CANBERRA—Australia opened embassies in the Marshall Islands and French Polynesia on Tuesday as Canberra accelerates its efforts to counter growing competition from China for influence in the Pacific.
"Australia is committed to continuing to work closely with our Pacific partners for a region that is prosperous and secure," a joint statement from Foreign Minister Marise Payne and Minister for the Pacific Zed Seselja read.
Australia now has 19 embassies in the Pacific, including new ones opened in the last 3 years in Tuvalu, the Cook Islands, Palau and Niue. It claims to have the largest diplomatic presence in the Pacific of any country.
Last week, Prime Minister Scott Morrison said Australia will spend 747 million Australian dollars ($580 million) to upgrade four northern military bases and expand war games with the United States,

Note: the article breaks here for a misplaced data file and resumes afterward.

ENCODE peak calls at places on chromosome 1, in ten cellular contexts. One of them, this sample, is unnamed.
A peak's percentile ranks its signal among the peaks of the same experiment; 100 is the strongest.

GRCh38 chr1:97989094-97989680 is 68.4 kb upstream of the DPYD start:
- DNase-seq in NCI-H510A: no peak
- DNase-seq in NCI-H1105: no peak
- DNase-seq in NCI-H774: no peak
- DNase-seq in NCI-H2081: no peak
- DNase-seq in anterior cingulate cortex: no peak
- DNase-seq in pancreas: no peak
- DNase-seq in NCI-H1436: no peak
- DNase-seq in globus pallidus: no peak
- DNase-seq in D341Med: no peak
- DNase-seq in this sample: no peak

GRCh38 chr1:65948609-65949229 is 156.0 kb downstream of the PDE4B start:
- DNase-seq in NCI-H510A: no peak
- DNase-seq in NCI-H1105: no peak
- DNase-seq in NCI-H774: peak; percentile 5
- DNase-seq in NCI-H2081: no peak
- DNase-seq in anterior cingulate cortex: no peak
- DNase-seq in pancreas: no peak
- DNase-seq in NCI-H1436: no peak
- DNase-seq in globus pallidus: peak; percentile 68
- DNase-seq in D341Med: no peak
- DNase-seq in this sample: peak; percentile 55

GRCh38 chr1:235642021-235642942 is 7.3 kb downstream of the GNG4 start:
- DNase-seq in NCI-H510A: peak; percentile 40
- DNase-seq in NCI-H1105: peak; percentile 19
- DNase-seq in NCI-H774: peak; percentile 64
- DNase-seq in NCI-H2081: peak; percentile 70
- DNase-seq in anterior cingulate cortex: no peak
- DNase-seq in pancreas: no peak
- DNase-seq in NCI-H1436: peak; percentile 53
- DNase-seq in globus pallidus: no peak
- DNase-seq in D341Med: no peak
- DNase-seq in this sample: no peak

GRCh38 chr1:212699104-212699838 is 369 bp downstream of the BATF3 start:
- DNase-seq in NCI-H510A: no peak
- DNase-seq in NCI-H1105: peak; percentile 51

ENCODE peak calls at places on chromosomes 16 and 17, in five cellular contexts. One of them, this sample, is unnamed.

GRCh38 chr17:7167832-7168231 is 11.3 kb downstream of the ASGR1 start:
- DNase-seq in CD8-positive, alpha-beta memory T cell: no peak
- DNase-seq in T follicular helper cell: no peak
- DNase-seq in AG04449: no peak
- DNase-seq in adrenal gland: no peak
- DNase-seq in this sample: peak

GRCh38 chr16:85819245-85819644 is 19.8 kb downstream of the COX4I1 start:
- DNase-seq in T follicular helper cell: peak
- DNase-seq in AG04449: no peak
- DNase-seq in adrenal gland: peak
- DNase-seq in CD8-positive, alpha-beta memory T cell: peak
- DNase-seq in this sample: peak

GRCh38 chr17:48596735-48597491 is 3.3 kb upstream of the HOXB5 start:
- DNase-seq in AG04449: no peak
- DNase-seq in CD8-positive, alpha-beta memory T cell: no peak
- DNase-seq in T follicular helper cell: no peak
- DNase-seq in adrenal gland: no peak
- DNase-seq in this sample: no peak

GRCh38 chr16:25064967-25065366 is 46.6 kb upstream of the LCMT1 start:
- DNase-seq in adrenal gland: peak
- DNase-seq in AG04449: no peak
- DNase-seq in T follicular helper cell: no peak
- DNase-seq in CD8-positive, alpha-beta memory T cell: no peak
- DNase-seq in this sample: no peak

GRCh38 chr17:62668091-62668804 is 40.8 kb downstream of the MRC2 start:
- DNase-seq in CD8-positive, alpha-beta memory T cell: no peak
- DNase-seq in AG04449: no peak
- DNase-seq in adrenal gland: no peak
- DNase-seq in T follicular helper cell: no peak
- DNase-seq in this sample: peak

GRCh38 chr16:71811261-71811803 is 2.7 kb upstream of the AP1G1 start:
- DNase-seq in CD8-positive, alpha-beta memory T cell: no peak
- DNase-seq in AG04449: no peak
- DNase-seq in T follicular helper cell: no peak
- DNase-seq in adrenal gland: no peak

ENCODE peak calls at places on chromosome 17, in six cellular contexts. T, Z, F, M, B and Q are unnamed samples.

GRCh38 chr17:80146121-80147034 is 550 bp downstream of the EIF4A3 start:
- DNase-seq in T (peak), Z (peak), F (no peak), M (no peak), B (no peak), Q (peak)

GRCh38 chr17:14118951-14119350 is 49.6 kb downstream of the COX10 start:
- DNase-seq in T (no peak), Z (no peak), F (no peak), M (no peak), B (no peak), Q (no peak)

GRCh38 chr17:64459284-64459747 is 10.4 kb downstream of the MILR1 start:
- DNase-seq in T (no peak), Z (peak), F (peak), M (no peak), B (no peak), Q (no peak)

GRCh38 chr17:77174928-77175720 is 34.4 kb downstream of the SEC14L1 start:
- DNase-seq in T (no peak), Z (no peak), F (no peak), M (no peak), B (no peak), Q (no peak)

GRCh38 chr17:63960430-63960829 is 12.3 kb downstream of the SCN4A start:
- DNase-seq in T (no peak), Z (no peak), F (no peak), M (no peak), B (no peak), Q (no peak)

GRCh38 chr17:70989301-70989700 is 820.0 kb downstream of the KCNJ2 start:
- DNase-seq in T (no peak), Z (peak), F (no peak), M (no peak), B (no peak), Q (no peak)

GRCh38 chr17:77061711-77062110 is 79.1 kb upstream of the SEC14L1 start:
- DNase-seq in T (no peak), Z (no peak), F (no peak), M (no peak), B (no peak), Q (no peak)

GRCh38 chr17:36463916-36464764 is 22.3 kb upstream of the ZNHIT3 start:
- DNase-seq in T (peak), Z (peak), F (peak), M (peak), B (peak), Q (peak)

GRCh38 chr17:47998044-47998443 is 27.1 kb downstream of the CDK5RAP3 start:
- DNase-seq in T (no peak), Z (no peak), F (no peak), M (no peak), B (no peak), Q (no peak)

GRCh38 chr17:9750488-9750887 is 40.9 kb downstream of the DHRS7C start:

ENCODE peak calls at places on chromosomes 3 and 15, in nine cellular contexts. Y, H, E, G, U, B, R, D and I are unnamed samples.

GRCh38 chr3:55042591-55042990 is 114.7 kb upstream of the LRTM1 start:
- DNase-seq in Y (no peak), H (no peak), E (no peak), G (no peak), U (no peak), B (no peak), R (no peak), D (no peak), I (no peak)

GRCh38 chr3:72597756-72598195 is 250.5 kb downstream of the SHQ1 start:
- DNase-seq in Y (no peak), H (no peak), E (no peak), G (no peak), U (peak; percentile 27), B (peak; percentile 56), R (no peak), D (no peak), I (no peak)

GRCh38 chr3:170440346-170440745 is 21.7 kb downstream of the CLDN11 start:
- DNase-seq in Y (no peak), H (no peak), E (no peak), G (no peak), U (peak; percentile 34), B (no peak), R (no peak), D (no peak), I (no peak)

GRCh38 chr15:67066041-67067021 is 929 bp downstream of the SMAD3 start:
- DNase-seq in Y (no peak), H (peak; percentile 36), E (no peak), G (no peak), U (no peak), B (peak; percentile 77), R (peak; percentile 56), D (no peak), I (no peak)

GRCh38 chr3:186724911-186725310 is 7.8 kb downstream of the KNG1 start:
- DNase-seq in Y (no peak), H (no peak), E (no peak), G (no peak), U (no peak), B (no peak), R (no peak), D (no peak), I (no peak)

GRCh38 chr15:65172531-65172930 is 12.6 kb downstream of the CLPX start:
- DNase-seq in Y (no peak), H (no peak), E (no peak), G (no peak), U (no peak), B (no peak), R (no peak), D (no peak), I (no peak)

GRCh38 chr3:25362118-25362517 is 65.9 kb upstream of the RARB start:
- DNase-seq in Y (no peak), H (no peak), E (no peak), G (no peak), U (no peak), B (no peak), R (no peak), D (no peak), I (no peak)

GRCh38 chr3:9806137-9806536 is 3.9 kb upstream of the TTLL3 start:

In an announcement that comes amid an increasingly bitter diplomatic and trade spat with China, Morrison said Australia must expand its military assets in the Northern Territory to be able to respond to unspecified tensions in the Asia-Pacific region.
"Our objective is a free and open Indo-Pacific, to ensure a peaceful region, one that, at the same time, Australia is in a position to always protect its interests," Morrison told reporters in Darwin.
(Reporting by Colin Packham; Editing by Stephen Coates)